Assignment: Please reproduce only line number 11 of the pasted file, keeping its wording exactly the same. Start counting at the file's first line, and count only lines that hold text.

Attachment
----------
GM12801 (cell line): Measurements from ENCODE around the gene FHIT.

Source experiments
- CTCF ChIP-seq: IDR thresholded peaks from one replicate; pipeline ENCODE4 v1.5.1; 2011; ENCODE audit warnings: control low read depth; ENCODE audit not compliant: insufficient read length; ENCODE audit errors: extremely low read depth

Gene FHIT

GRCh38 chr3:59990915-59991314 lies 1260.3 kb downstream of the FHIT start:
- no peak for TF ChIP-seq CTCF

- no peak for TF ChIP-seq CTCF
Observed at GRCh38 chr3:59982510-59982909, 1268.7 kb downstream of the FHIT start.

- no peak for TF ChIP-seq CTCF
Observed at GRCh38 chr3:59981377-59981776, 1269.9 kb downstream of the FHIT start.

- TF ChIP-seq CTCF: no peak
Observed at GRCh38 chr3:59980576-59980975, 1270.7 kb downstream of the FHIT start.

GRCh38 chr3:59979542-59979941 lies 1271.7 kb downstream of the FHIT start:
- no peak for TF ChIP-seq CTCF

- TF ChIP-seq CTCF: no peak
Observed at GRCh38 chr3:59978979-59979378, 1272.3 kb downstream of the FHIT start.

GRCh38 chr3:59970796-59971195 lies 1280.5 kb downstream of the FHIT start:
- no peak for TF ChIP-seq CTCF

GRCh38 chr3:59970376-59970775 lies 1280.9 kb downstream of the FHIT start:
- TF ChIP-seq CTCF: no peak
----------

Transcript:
- TF ChIP-seq CTCF: no peak